Small business owners worried about financially surviving next round of COVID-19 closures

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SACRAMENTO, Calif. (KTXL) — Message after message flooded into the Elle Nail Spa in West Sacramento Monday afternoon as Gov. Gavin Newsom announced various indoor businesses like salons must shut down in 30 counties across the state, including Yolo.

“It’s kind of tough because we haven’t really recovered from the initial shut down yet. Quite still in the struggling stages of trying to get back up and following the guidelines,” Elle Nail Spa owner Chrystyne Vo said.

The order closes non-essential offices, places of worship, indoor malls, fitness centers and personal care services, along with indoor operations at restaurants, wineries, zoos and museums.

Monday’s announcement was a surprise for Vo, who thought social distancing, masks and plastic shields would be enough to keep her salon safe and open. She’s now working to cancel hundreds of appointments made through the month of August.

“Scary with the unknown. Because you don’t know how long it’s going to be until we are able to reopen again,” Vo said.

The order comes as COVID-19 cases are going up across much of the state.

While Vo recognizes the need for safety, she doesn’t know whether her business can survive another closure, and she’s not alone.

“If the way to get this under control is to close businesses, those businesses also need support so that they can reopen,” Switch Fitness co-owner Jamie McCalman said. “Eventually, we will come out of this and people will need to work again.”

McCalman’s Elk Grove fitness studio is moving back to virtual classes, but she says it’s not sustainable.

She’s calling on the state to step forward with some sort of financial help so these closures don’t close her studio for good.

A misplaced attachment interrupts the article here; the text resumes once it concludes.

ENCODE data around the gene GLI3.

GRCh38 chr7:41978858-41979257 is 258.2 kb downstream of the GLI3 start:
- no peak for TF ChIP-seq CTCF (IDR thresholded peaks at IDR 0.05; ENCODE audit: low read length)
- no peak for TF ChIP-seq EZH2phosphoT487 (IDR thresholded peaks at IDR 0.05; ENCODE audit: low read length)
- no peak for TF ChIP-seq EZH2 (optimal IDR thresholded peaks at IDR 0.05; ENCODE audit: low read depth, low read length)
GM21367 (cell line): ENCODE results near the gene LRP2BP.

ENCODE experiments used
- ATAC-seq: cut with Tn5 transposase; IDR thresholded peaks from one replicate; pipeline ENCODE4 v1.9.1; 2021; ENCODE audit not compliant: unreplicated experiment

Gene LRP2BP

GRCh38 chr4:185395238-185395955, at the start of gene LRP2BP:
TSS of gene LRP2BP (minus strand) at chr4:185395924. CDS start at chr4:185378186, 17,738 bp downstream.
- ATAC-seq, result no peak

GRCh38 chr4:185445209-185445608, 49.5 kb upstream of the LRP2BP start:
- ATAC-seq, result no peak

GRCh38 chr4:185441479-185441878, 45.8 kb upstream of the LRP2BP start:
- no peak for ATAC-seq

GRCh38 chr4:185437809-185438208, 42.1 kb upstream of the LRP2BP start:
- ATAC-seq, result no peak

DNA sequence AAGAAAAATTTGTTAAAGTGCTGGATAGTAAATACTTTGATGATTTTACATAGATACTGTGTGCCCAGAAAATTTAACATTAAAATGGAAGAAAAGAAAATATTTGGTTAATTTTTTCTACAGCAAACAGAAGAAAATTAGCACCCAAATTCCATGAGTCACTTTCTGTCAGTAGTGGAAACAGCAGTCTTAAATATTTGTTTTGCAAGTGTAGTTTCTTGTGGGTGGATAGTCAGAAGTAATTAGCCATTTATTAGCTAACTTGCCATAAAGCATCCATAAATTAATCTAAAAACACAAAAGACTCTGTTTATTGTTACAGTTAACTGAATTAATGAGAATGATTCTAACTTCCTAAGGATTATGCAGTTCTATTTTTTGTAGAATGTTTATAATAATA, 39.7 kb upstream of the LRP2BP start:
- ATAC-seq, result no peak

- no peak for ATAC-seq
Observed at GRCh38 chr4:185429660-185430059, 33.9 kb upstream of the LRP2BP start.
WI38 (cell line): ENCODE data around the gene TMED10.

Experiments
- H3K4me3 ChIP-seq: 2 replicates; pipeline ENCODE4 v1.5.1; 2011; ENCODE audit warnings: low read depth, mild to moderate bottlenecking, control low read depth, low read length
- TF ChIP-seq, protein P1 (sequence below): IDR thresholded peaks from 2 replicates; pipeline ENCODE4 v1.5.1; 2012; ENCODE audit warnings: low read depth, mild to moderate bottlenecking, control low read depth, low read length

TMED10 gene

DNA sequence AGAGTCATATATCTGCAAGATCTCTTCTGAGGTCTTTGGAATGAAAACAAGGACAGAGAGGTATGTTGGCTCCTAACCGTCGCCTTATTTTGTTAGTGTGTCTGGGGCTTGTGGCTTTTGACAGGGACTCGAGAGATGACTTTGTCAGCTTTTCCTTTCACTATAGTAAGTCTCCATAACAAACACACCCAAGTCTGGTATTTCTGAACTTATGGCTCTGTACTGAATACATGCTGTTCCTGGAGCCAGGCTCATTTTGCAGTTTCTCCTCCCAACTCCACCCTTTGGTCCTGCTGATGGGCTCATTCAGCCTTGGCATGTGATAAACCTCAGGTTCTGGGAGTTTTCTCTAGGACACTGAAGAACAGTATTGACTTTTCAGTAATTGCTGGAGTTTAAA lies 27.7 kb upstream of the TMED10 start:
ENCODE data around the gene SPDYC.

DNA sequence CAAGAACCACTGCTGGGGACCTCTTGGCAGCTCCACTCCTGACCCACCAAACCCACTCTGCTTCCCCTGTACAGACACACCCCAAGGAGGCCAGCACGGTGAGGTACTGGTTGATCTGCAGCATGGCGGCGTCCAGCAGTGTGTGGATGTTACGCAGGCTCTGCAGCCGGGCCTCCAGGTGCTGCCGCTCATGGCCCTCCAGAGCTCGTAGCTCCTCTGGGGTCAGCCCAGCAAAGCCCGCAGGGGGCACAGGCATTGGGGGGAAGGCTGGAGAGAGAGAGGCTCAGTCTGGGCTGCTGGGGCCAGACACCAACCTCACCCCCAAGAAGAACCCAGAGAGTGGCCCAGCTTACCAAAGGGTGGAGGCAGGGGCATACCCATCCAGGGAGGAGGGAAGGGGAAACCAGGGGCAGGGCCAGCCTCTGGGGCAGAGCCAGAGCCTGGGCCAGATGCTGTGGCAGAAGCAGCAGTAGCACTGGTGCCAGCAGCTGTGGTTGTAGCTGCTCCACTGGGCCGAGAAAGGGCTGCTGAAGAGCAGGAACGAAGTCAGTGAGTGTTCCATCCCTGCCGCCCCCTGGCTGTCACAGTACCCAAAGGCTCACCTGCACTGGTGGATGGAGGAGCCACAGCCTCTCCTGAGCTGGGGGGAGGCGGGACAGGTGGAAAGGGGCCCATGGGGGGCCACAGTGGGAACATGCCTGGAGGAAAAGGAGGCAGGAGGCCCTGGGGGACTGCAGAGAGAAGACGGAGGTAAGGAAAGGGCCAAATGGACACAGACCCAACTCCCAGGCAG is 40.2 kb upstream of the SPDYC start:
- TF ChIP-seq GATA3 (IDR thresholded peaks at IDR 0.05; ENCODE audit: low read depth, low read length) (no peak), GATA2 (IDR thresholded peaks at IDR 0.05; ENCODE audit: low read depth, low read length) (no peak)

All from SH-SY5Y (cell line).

“Just keep our head above water. We’re not even looking to make money at this point. We just want to be able to survive this,” she said.

McCalman said she did receive money through the Paycheck Protection Program but that’s been used.

“It’s concerning,” said Tina Thompson, the co-owner of Salon Oasis in South Natomas. “I’m not sure where the business is going to head. It’s nerve-wracking.”

Like many business owners, Tina and Carlon Thompson were worried once they heard the governor’s directive.

“We’ve been told three weeks or so. But that’s what we were told the last time and it ended up being two and a half months,” Carlon told FOX40.

Salon Oasis weathered other setbacks as well.

 “And we were a victim of the looting and the rioting as well,” Tina explained. “So, that on top of already our expenses, being out of work, kind of really put a damper on everything.”

That same type of financial concern is shared by many restaurant owners.

“We only have seven seats outside,” said Heyday Cafe owner Ben Carter.

“We’re at least lucky enough here that we have a big patio,” said Eric Anderson, the general manager of Zocalo at University Village.

The outdoor University Village mall worked with Zocalo to expand their patio dining.

“But still, it’s a big cut to the number of tables that we have,” Anderson said.

It’s a harsh reality that many businesses will face with this second closure.

“For us, we lost a handful of employees,” Carter told FOX40. “So, we used to be seven days a week. We’re five days a week right now.”

“If we have to go back to to-go, at least we have a playbook before,” Anderson said. “We went through this one time already.”

Anderson said they are ready for whatever comes their way with the new Folsom location due to open August 14.

“There’s responsibility on businesses but there’s individual responsibility on everyone to kind of stop the spread of this thing so we can get back to some semblance of normal,” he said.

Carlon said they were not really surprised that they would be required to close again after hearing the number of positive COVID-19 cases increasing despite them being diligent in following all the safety protocols.

“It hurts to do all of that and know that you’ve done all of that correctly, and then you’re seeing what’s going on with the virus spreading and it’s terrible. We feel … I hate it,” he said.

“We’re just gonna have to really pray and make sure we try to get through this,” Tina said.

As for how long these closures will last, no timeline has been released.

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